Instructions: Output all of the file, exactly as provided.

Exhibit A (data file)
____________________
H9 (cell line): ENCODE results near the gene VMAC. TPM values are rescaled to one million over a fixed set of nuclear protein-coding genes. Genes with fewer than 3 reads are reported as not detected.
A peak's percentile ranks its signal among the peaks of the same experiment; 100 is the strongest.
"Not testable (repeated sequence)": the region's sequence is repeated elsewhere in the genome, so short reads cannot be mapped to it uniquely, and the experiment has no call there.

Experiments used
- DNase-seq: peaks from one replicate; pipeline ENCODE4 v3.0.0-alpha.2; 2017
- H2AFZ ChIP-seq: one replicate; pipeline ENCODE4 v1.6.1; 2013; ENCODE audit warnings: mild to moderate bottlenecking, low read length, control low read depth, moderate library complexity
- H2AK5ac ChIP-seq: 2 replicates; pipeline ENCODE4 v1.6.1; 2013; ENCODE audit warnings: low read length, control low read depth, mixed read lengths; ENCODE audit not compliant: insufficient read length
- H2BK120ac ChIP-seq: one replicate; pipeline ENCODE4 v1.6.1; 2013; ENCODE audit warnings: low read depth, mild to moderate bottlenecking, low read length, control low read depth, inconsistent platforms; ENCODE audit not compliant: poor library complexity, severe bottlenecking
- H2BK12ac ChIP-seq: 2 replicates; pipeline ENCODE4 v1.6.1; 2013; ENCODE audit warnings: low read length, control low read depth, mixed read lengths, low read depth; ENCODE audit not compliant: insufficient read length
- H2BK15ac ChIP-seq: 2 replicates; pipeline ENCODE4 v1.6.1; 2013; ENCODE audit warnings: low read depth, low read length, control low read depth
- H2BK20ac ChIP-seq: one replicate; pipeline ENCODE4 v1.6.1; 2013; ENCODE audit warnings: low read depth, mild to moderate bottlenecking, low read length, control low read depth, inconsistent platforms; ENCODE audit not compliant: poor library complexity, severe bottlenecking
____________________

H9 (cell line): ENCODE results near the gene VMAC. TPM values are rescaled to one million over a fixed set of nuclear protein-coding genes. Genes with fewer than 3 reads are reported as not detected.
A peak's percentile ranks its signal among the peaks of the same experiment; 100 is the strongest.
"Not testable (repeated sequence)": the region's sequence is repeated elsewhere in the genome, so short reads cannot be mapped to it uniquely, and the experiment has no call there.

Experiments used
- DNase-seq: peaks from one replicate; pipeline ENCODE4 v3.0.0-alpha.2; 2017
- H2AFZ ChIP-seq: one replicate; pipeline ENCODE4 v1.6.1; 2013; ENCODE audit warnings: mild to moderate bottlenecking, low read length, control low read depth, moderate library complexity
- H2AK5ac ChIP-seq: 2 replicates; pipeline ENCODE4 v1.6.1; 2013; ENCODE audit warnings: low read length, control low read depth, mixed read lengths; ENCODE audit not compliant: insufficient read length
- H2BK120ac ChIP-seq: one replicate; pipeline ENCODE4 v1.6.1; 2013; ENCODE audit warnings: low read depth, mild to moderate bottlenecking, low read length, control low read depth, inconsistent platforms; ENCODE audit not compliant: poor library complexity, severe bottlenecking
- H2BK12ac ChIP-seq: 2 replicates; pipeline ENCODE4 v1.6.1; 2013; ENCODE audit warnings: low read length, control low read depth, mixed read lengths, low read depth; ENCODE audit not compliant: insufficient read length
- H2BK15ac ChIP-seq: 2 replicates; pipeline ENCODE4 v1.6.1; 2013; ENCODE audit warnings: low read depth, low read length, control low read depth
- H2BK20ac ChIP-seq: one replicate; pipeline ENCODE4 v1.6.1; 2013; ENCODE audit warnings: low read depth, mild to moderate bottlenecking, low read length, control low read depth, inconsistent platforms; ENCODE audit not compliant: poor library complexity, severe bottlenecking